By Dipali Banka
Having sharpened its tools in qualitative market research for 20 years, Quantum Consumer Solutions has extended its products into larger divisions to provide a holistic view of today’s consumer.
Rinita Singh, Managing Director, Quantum Consumer Solutions Pvt Ltd, set up the Kolkata office of Quantum in 1992. She has been instrumental in the group’s business development and growth strategy across divisions and geographies. Singh shares with IMPACT her industry insights and the company’s plans going forward.
What has been the recent re-structuring at Quantum? What will the new divisions look into?
Since its inception 20 years ago, Quantum market research has been involved in qualitative research and expanded in Sri Lanka, Bangladesh, Singapore and Jakarta. Besides, we had been incubating several allied marketing tool services. We had been driving them as products and this year, we restructured ourselves into Quantum Consumer Solutions and converted those products into different divisions. Ethnography is one division created to understand cultural connotations of consumers. Another one is Quantum Live. As every company across India and many parts of Asia is genuinely interested in understanding the consumer, they want their internal managers - not just the marketing people - to know the consumer better. Through Live, we set up annual programmes for companies to facilitate on-ground consumer interaction. We take them to watch the consumer shop, smoke, drink, eat... to schools to watch what children are doing. They actually experience the consumer live. The last division is called 360, for consumer consulting. We actually get the consumer’s perspective and then use that to device strategy for brands.
Can you cite any examples of how clients changed their marketing strategy based on your research?
There have been instances of consumers saying that they do not like a piece of advertising. We’ve actually told clients that even though the consumer is saying this, it is important for you to go ahead with the advertising because it is preparing your brand for the next stage and the client has listened to us and it has worked. We work as a partner with the client company and their brand. I can’t share details, but of the top 20 brands every year, we’d have worked with 15.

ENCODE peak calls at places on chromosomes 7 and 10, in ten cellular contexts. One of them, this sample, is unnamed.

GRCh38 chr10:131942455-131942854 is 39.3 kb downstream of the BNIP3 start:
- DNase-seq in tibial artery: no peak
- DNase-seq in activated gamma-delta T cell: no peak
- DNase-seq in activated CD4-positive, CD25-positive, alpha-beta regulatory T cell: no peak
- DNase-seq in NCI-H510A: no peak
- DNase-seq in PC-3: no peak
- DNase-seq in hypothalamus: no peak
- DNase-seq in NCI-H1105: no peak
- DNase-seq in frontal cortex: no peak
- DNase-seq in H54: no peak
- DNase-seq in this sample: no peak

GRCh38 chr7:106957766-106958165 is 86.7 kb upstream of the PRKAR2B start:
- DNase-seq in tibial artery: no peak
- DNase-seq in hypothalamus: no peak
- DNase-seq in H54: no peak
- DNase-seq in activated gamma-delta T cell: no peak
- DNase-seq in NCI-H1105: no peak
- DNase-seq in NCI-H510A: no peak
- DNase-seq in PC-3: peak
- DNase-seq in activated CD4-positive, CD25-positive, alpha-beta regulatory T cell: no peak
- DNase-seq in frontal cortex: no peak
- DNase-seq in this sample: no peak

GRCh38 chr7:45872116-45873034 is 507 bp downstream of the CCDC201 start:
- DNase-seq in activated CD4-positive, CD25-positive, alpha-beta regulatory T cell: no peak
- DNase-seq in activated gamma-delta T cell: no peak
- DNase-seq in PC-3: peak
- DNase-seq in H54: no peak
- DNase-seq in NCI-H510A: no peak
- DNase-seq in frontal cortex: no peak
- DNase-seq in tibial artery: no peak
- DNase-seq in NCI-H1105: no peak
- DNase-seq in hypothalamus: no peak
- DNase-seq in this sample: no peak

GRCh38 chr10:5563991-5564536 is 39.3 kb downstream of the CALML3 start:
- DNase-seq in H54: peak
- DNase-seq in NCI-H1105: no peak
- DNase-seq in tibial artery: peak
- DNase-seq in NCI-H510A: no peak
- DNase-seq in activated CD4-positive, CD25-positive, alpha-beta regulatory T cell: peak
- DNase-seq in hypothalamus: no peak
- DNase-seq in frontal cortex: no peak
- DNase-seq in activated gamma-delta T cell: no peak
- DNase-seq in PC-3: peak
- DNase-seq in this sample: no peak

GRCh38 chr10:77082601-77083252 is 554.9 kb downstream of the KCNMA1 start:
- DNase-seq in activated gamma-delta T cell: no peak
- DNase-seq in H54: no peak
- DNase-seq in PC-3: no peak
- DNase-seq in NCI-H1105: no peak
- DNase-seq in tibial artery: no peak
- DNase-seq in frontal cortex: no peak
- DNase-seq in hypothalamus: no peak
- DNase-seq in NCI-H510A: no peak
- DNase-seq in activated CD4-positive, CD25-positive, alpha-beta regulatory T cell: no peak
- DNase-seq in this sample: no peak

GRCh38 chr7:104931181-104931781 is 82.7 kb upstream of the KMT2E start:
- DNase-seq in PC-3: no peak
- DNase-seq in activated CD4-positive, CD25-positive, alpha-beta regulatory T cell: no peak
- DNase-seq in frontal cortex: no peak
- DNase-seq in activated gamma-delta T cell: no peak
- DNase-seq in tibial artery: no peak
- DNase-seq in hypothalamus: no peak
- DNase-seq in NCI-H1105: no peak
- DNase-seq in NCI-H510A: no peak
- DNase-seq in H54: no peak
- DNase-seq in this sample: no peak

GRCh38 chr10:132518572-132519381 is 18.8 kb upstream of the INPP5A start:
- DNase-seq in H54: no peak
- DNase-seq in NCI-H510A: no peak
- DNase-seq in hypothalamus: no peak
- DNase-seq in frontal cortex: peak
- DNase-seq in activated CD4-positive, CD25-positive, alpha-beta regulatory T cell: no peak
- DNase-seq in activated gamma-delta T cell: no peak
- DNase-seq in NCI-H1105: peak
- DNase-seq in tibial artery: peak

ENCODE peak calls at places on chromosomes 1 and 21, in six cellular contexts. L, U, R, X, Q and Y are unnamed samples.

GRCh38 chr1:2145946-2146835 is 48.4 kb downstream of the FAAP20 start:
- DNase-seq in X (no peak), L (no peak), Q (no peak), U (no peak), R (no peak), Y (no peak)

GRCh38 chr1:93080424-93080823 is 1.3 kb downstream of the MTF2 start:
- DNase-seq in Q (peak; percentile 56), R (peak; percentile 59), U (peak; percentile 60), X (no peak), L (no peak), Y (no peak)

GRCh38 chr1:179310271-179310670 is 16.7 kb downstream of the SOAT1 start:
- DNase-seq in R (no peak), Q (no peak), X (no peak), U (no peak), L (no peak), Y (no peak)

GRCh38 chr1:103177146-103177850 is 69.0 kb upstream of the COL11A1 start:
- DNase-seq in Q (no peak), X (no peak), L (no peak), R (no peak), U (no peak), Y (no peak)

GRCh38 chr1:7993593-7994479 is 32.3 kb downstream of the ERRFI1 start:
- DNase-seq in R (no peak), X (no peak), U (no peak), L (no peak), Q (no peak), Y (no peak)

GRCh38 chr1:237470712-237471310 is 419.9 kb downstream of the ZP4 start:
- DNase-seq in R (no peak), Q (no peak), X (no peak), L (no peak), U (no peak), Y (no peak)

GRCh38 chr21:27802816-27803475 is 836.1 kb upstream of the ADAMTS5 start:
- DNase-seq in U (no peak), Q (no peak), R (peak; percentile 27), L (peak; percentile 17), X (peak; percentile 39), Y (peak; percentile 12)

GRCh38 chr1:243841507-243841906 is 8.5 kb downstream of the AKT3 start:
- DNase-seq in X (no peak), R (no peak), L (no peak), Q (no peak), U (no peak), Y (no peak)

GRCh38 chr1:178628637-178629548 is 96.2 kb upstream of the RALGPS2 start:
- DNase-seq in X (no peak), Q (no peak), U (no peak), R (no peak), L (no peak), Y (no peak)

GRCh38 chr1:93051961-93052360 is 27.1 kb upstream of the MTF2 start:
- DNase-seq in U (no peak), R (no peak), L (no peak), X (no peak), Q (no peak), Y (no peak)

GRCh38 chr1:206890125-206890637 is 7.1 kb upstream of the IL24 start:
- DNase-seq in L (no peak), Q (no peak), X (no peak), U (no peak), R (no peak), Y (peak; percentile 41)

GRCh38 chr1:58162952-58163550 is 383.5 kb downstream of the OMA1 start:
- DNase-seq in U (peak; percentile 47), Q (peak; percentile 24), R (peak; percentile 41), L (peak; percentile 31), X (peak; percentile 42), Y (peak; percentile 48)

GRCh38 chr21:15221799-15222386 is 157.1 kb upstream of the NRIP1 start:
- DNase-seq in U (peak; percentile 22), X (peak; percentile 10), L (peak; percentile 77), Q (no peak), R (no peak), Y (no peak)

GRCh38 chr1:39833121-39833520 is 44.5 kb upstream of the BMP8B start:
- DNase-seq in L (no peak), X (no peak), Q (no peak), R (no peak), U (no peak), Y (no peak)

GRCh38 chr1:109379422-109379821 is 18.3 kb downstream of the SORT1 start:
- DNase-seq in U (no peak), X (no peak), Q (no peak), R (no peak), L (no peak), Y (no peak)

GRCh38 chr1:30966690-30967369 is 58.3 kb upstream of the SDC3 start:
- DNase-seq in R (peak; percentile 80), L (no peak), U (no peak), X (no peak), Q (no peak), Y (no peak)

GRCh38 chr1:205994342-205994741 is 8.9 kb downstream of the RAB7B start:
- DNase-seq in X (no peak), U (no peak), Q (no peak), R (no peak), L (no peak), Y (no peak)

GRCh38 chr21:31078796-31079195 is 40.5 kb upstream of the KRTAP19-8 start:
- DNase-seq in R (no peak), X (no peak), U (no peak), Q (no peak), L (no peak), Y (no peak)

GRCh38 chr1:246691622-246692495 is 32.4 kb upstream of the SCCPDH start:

What change have you noticed in the industry over the years? How do you think it has evolved?
Twenty years ago, very few multinational clients knew how to handle market research. Everyone knew about questionnaires and surveys, but there was not much understanding of why I want to understand the consumer. Today, the big change is that market research has become an essential tool for marketing. Also, there is a lot more partnering between the client and the agency. Another big change due to the clutter in brand choices and media is that market research is used to predict what’s going to happen. The market research industry has actually matured and attained more gravity in the scheme of things.
How big is the size of the industry in India and globally?
Unfortunately in India, we do not really know the size of the industry because it does not have a capitalized billing process as in advertising. There are no organised bodies other than the MRSI (Market Research Society of India) which attempts to come up with some sort of sizing annually, but it doesn’t really work. The thumb rule that we go by is that the quantitative research industry is about 85 per cent and quality research about 15 per cent of the market. The top five quantitative agencies would have the lion’s share of the market. In India, Quantum would have a business of roughly Rs 40 crore.
What are the key characteristics of this industry in India as compared to other markets?
UK and parts of Europe have always been very mature in market research. In America, market research is more direct and rational and the relationship is more like a supplier-vendor. In India, the industry is much more vibrant and on the ground now. There is a sense of humility in the industry because of the belief that consumers know exactly what they want to do and the industry wants to approach them as a friend to serve them better.
What are the key opportunities and challenges for market research agencies?
The biggest challenge in the global market research scene is mergers. As the big companies go global, many of them are buying out smaller boutique agencies. They are constantly looking for smaller companies in the emerging markets to add to their basket. The biggest challenge in India is the price undercutting. With a lot of small agencies over and above the qualitative research, there are a lot of price wars. The second massive challenge globally and in India is people - finding the right talent and being able to train them. We need the right kind of people interested in consumers and brands.
With social media playing a big role in consumer feedback, will the importance of surveys decline?
I don’t think the importance of reaching out to a large number of people and understanding the mathematics is going to change. But the whole concept of social media and networking is going to change the way we distribute, market and get feedback on brands. Surveys will not become irrelevant, but modify the way they collect and analyse data.